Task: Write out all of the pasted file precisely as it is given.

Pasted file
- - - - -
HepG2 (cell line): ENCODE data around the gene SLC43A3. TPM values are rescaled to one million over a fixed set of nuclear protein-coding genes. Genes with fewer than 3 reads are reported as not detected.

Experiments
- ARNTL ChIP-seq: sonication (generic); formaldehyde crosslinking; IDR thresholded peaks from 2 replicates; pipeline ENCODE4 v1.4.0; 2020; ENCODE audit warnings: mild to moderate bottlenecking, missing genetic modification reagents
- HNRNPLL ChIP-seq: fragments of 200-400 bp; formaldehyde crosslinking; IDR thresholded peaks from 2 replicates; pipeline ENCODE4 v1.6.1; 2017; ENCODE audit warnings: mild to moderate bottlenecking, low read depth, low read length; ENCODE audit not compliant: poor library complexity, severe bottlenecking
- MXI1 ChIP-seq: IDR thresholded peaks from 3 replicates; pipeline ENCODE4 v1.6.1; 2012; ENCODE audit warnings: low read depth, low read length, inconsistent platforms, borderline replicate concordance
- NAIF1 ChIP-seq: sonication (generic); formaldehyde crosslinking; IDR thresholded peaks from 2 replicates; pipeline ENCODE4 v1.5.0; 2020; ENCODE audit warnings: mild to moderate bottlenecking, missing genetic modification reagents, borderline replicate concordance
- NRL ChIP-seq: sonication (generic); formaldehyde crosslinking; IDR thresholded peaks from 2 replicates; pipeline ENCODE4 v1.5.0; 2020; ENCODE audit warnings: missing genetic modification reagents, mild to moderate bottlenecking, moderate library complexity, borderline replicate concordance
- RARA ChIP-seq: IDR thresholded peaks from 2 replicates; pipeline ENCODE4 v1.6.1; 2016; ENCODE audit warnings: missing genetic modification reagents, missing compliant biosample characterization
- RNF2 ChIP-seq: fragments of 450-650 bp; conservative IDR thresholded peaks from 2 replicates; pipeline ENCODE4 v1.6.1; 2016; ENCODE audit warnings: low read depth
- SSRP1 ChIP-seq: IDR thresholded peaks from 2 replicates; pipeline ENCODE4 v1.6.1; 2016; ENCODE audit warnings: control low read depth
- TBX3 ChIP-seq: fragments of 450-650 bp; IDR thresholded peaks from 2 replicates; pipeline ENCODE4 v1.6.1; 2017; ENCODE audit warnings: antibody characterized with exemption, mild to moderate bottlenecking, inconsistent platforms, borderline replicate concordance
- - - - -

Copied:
HepG2 (cell line): ENCODE data around the gene SLC43A3. TPM values are rescaled to one million over a fixed set of nuclear protein-coding genes. Genes with fewer than 3 reads are reported as not detected.

Experiments
- ARNTL ChIP-seq: sonication (generic); formaldehyde crosslinking; IDR thresholded peaks from 2 replicates; pipeline ENCODE4 v1.4.0; 2020; ENCODE audit warnings: mild to moderate bottlenecking, missing genetic modification reagents
- HNRNPLL ChIP-seq: fragments of 200-400 bp; formaldehyde crosslinking; IDR thresholded peaks from 2 replicates; pipeline ENCODE4 v1.6.1; 2017; ENCODE audit warnings: mild to moderate bottlenecking, low read depth, low read length; ENCODE audit not compliant: poor library complexity, severe bottlenecking
- MXI1 ChIP-seq: IDR thresholded peaks from 3 replicates; pipeline ENCODE4 v1.6.1; 2012; ENCODE audit warnings: low read depth, low read length, inconsistent platforms, borderline replicate concordance
- NAIF1 ChIP-seq: sonication (generic); formaldehyde crosslinking; IDR thresholded peaks from 2 replicates; pipeline ENCODE4 v1.5.0; 2020; ENCODE audit warnings: mild to moderate bottlenecking, missing genetic modification reagents, borderline replicate concordance
- NRL ChIP-seq: sonication (generic); formaldehyde crosslinking; IDR thresholded peaks from 2 replicates; pipeline ENCODE4 v1.5.0; 2020; ENCODE audit warnings: missing genetic modification reagents, mild to moderate bottlenecking, moderate library complexity, borderline replicate concordance
- RARA ChIP-seq: IDR thresholded peaks from 2 replicates; pipeline ENCODE4 v1.6.1; 2016; ENCODE audit warnings: missing genetic modification reagents, missing compliant biosample characterization
- RNF2 ChIP-seq: fragments of 450-650 bp; conservative IDR thresholded peaks from 2 replicates; pipeline ENCODE4 v1.6.1; 2016; ENCODE audit warnings: low read depth
- SSRP1 ChIP-seq: IDR thresholded peaks from 2 replicates; pipeline ENCODE4 v1.6.1; 2016; ENCODE audit warnings: control low read depth
- TBX3 ChIP-seq: fragments of 450-650 bp; IDR thresholded peaks from 2 replicates; pipeline ENCODE4 v1.6.1; 2017; ENCODE audit warnings: antibody characterized with exemption, mild to moderate bottlenecking, inconsistent platforms, borderline replicate concordance